An exhibition setting from “The Shining” (1980)

It’s a testament to the breadth of the genius of film director Stanley Kubrick that even the most comprehensive exhibition ever devoted to his work barely touches on one of his most extraordinary ancillary talents: the uncannily perfect choices in music he so exquisitely utilized for his classics, from 2001: A Space Odyssey to his final opus, Eyes Wide Shut. Just this aspect alone would probably require an exhibit in itself.

Diane Arbus, “Identical Twins”

So we’ll leave his brilliant musician’s ear for another occasion and take in some of the visual-arts influences that permeated his films and are among the themes explored in Stanley Kubrick, which has opened at the Los Angeles County Museum of Art for a six-month residency, after appearing at a number of European cities before landing in the U.S. this month.

An installation comprised of over 600 objects and materials including props, cameras, scripts, and sketches, it’s the largest compilation to date of the director’s contributions to modern cinema. (Kubrick died at the age of 70, in 1999.)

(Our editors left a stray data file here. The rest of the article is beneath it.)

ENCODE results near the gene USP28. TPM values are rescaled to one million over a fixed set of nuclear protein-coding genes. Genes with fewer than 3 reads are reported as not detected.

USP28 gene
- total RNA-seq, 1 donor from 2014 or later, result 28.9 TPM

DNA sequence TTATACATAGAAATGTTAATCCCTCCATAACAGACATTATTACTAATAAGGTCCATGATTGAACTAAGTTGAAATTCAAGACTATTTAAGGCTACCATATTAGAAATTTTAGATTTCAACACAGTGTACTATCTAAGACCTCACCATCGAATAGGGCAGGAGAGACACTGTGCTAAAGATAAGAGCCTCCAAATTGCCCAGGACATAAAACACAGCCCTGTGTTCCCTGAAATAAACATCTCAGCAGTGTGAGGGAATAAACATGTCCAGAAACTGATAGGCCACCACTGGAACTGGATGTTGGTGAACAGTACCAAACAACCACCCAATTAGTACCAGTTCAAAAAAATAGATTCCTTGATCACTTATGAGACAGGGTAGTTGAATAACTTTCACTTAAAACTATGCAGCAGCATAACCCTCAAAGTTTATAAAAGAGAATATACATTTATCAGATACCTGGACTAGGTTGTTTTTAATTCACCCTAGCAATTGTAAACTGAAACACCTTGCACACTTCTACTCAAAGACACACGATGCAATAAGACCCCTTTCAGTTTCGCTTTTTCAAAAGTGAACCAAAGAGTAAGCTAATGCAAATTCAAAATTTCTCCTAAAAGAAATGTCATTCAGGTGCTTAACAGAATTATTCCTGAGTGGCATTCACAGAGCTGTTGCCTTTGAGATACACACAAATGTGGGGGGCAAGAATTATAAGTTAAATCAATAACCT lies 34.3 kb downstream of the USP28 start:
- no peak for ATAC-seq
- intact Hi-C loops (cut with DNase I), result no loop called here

It’s no surprise that the relationship between the filmmaker and art would pervade any examination of the Kubrick legacy. A striking example is revealed in the ghostlike twins, top, who made a memorable appearance in The Shining; it’s safe to surmise that the seminal photograph, Identical Twins by Diane Arbus, above right, made an impression on the director, who was a photojournalist early in his career.

Likewise, another scene from the same film, which has Jack Nicholson slumped over next to his typewriter before he begins a nightmarish descent into psychosis, harbors elements of the creepy 1799 etching by Francisco Goya, with the unforgettable title, The Sleep of Reason Produces Monsters. (Also featured in the collection are the geometric planks by artist John McCracken that are believed to have influenced Kubrick in the creation of the mysterious black monoliths that figured so prominently in 2001.)

Film as canvas: “Barry Lyndon” (1975)

But the artistic apotheosis is probably the long-neglected masterpiece Barry Lyndon, now considered one of Kubrick’s greatest achievements, where the 18th Century was brought gorgeously to life in settings — inspired by such painters as Gainsborough and Watteau — that are stunning in their period beauty. Kubrick scoured numerous art books devoted to the epoch in order to accomplish the effect.

I can’t think of another director with quite as many levels of sensibility as Kubrick. I ran across a quote from colleague Martin Scorsese where he said, “Watching a Kubrick film is like gazing up at a mountaintop. You look up and wonder, how could anyone have climbed that high?”

And how lucky for film lovers, who’ve been privileged enough to share the incomparable views.

A young Kubrick with camera, in the ’40s